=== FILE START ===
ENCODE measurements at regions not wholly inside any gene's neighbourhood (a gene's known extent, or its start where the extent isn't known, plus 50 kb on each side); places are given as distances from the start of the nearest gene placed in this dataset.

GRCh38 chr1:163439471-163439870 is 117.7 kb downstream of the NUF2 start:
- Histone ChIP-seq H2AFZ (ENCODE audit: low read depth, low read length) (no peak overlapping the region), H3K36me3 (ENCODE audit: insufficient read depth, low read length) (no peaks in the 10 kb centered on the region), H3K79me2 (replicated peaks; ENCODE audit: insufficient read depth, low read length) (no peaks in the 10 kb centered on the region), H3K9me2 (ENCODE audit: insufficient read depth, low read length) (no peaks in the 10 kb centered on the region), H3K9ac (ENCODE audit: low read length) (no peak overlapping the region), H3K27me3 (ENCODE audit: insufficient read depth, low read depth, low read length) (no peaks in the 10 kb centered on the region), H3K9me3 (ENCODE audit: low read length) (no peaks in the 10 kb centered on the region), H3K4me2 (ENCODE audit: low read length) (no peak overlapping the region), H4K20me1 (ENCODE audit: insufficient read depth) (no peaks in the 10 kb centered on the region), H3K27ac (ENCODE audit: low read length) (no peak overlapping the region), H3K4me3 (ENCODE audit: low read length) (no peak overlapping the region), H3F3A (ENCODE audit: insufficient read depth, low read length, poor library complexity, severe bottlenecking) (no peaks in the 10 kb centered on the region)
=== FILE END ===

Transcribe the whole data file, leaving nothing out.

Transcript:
ENCODE measurements at regions not wholly inside any gene's neighbourhood (a gene's known extent, or its start where the extent isn't known, plus 50 kb on each side); places are given as distances from the start of the nearest gene placed in this dataset.

GRCh38 chr1:163439471-163439870 is 117.7 kb downstream of the NUF2 start:
- Histone ChIP-seq H2AFZ (ENCODE audit: low read depth, low read length) (no peak overlapping the region), H3K36me3 (ENCODE audit: insufficient read depth, low read length) (no peaks in the 10 kb centered on the region), H3K79me2 (replicated peaks; ENCODE audit: insufficient read depth, low read length) (no peaks in the 10 kb centered on the region), H3K9me2 (ENCODE audit: insufficient read depth, low read length) (no peaks in the 10 kb centered on the region), H3K9ac (ENCODE audit: low read length) (no peak overlapping the region), H3K27me3 (ENCODE audit: insufficient read depth, low read depth, low read length) (no peaks in the 10 kb centered on the region), H3K9me3 (ENCODE audit: low read length) (no peaks in the 10 kb centered on the region), H3K4me2 (ENCODE audit: low read length) (no peak overlapping the region), H4K20me1 (ENCODE audit: insufficient read depth) (no peaks in the 10 kb centered on the region), H3K27ac (ENCODE audit: low read length) (no peak overlapping the region), H3K4me3 (ENCODE audit: low read length) (no peak overlapping the region), H3F3A (ENCODE audit: insufficient read depth, low read length, poor library complexity, severe bottlenecking) (no peaks in the 10 kb centered on the region)